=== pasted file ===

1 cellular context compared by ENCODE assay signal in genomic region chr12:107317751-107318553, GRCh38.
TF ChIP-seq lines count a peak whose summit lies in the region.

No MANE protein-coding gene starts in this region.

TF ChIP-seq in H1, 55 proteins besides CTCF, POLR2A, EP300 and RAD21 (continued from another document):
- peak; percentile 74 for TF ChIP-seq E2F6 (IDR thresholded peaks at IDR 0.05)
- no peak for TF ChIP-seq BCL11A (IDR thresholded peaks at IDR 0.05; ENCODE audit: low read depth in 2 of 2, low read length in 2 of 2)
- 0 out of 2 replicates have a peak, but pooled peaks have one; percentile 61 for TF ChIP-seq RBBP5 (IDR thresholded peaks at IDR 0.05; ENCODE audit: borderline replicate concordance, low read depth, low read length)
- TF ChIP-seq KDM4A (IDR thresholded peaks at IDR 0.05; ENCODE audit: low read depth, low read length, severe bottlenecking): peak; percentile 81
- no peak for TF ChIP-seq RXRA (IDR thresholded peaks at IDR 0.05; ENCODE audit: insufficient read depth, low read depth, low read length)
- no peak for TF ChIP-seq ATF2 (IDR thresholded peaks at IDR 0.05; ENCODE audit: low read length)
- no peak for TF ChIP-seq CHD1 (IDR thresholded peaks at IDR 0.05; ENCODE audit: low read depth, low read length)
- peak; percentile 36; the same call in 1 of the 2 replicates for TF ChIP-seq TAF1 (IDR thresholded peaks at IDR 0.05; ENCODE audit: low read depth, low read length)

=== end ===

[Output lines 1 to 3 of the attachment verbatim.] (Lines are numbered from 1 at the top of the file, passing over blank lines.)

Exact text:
1 cellular context compared by ENCODE assay signal in genomic region chr12:107317751-107318553, GRCh38.
TF ChIP-seq lines count a peak whose summit lies in the region.

No MANE protein-coding gene starts in this region.